The cringe-inducing slogan of the Co-Op—aka the Hyde Park Cooperative Society, aka the only real grocery store in Hyde Park—is “a love affair with fine foods.” Unpleasant as that sounds, it’s all the worse that living with the Co-Op is more like tolerating a loveless marriage of convenience with a clinically-depressed deadbeat.

But we might finally be rid of the bastard. Crains has more.

Grouse all you want about chains and whatnot. A good co-operative can thrive in the neighborhood—the Seminary Co-Op is probably the finest academic bookstore in the country, and its sister store, 57th Street Books, is an outstanding medium-sized bookstore with a great midlist fiction collection (which is often a problem area for indie bookstores). We love them and support them. Losing the Co-Op grocery will be more like losing a hated relative.

So why is the Co-Op going under? It’s run-down, understocked, and overpriced, and until it closed two of its three stores, overstretched. (If you’ve never seen it, its nightmarish Web site will give you a hint as to how awful it is.) And there’s this:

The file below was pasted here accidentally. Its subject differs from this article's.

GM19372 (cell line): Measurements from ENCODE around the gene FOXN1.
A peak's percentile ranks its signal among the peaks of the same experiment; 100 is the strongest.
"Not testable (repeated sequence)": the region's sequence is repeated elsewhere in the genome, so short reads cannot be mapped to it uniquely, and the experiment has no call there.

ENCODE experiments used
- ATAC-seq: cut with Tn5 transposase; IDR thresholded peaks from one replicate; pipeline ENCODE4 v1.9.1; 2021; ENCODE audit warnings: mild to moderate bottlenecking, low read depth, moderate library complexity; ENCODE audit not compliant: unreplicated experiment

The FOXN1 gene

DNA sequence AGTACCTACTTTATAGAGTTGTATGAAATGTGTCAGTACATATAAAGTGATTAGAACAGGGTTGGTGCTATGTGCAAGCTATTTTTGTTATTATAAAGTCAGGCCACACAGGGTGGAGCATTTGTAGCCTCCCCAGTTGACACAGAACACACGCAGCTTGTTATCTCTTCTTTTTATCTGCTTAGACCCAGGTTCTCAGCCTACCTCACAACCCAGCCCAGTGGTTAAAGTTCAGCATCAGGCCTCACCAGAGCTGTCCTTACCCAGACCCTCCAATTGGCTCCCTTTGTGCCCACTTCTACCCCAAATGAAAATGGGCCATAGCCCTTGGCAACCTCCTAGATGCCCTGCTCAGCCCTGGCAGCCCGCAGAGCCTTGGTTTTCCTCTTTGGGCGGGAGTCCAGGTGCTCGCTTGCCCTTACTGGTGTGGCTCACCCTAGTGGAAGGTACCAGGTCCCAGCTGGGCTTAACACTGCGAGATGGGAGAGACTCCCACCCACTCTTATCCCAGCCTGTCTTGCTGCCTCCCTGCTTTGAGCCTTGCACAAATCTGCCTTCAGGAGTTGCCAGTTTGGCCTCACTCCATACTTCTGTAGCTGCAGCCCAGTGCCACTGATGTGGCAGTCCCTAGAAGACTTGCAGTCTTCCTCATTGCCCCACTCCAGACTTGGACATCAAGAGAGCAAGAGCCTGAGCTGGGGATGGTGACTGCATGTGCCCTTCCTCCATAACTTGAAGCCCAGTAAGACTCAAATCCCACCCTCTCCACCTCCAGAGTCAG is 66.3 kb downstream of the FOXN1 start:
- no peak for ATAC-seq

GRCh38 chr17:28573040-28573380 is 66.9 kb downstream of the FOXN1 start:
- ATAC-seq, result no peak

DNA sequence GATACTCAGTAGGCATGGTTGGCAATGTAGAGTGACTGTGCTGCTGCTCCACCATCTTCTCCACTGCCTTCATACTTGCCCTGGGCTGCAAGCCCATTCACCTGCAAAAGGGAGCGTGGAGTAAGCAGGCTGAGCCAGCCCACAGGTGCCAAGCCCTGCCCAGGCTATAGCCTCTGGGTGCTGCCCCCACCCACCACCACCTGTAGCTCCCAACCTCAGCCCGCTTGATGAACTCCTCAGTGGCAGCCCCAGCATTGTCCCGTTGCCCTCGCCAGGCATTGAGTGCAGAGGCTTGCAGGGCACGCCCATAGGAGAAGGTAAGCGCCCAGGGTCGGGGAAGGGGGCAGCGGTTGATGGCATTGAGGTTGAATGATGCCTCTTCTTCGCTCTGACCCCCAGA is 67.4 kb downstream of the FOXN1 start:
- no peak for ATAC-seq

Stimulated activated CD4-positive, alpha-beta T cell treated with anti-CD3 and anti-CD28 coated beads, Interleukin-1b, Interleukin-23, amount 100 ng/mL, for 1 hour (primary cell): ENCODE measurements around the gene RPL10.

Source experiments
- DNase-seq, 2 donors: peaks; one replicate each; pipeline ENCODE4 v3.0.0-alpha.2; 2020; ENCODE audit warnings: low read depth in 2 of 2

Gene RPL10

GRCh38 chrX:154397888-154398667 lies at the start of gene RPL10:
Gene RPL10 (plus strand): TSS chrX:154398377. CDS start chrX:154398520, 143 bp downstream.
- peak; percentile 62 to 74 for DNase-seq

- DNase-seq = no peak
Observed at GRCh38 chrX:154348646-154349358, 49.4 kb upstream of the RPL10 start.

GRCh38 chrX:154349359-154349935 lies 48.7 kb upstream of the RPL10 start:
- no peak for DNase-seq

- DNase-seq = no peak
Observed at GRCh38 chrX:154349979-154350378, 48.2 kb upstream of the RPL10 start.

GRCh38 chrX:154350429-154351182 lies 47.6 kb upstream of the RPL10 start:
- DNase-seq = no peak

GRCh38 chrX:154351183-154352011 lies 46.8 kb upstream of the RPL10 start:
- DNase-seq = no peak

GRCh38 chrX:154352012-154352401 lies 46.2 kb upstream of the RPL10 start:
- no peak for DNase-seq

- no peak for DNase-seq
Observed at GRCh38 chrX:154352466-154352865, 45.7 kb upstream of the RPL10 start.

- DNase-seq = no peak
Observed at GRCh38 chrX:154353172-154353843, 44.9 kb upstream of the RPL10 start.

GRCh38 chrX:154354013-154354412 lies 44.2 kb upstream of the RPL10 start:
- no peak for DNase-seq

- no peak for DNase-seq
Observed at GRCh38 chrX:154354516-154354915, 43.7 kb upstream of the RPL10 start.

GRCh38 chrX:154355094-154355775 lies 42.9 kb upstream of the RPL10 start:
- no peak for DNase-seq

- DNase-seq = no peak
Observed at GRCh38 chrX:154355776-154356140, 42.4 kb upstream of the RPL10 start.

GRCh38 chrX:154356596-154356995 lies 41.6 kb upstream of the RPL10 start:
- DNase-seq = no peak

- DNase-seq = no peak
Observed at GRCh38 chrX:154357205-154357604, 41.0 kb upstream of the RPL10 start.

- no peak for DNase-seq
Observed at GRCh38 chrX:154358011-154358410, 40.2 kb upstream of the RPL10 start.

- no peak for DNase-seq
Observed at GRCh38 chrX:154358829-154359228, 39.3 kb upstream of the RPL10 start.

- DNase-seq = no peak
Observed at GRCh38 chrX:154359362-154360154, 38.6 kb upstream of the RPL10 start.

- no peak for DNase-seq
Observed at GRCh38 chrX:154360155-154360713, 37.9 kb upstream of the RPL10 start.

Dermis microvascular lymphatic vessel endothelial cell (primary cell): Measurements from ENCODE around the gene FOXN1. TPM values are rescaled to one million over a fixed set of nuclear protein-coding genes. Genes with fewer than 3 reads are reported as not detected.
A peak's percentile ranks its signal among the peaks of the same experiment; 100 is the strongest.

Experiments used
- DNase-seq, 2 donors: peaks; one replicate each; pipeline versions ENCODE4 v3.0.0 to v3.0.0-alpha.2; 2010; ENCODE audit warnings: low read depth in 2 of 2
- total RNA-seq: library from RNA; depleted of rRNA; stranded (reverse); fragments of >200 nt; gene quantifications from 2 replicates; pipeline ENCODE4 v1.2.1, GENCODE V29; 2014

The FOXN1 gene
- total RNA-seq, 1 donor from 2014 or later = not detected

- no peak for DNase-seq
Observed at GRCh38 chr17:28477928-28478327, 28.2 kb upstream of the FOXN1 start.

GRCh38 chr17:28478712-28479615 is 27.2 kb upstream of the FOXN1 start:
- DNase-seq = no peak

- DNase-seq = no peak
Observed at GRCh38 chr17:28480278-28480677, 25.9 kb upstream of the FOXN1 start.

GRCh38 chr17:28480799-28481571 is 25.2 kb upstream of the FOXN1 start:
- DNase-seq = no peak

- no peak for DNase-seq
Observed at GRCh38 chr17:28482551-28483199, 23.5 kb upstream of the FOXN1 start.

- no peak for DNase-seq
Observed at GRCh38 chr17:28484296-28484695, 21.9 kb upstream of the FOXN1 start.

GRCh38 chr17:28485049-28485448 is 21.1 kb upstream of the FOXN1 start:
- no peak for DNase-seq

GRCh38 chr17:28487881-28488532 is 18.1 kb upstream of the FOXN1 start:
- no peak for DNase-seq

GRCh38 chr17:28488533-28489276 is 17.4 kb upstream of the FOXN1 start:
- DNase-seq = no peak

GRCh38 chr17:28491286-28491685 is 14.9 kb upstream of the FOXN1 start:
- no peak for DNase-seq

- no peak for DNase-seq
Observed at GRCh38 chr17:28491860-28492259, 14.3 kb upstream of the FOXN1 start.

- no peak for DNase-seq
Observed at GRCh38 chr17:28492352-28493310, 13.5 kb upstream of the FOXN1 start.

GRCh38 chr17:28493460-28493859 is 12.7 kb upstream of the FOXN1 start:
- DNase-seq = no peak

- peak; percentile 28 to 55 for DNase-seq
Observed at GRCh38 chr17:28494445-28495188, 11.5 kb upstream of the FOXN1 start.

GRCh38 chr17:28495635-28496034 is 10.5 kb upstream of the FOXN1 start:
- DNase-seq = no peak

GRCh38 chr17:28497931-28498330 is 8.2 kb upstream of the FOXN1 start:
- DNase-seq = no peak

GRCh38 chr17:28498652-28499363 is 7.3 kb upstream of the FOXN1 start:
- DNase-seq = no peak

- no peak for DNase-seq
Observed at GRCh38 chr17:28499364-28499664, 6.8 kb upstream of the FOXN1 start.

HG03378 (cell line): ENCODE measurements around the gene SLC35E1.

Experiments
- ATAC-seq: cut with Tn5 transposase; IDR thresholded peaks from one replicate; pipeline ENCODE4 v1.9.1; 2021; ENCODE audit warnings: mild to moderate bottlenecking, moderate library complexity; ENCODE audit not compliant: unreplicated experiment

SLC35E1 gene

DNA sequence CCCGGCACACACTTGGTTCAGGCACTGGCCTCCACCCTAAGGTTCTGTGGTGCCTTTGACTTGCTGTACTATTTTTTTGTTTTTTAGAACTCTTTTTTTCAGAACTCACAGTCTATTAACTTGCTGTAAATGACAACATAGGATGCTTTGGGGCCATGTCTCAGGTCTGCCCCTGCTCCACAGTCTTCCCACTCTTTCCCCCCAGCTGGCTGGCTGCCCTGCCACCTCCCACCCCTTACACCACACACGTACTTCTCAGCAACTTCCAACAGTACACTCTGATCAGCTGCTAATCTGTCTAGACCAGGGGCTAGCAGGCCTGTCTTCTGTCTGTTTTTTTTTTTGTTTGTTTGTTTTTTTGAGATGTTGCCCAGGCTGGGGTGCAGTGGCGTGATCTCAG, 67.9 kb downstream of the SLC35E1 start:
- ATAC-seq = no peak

Poueymirou said the debt had risen after the 47th Street Co-Op was built. Though that store closed in 2005, the Co-Op board still has to pay rent for the empty building because it is locked into a lease until 2023. It is difficult to break since the owner, Certified Grocers, is also its supplier, Poueymirou said.

The 47th Street Co-Op was one of three locations in the neighborhood when I arrived. The 53rd Street Co-Op closed recently (making way for the relocation of the smaller but vastly superior Hyde Park Produce store), leaving only the 55th Street Co-Op. Yes, that’s three locations, each one about eight blocks from the other. Which kept the lines short.

Aside from a bit of moral guilt about celebrating the impending death of a local, few of its customers will be sorry to see it go. One of my friends and fellow U. of C. grads posted the following on Facebook: “I know it sounds callous to celebrate the downfall of a local independent business, but come on, it’s the Co-Op. Raise your hand if you’ve ever a) purchased rotten meat or spoiled vegetables from this lovely Hyde Park institution or b) discovered that it’s cheaper to drive to the north side and shop at Whole Foods of all places.”

There’s a great two part thread at Hyde Park Progress that details the depth of the Co-Op’s hole.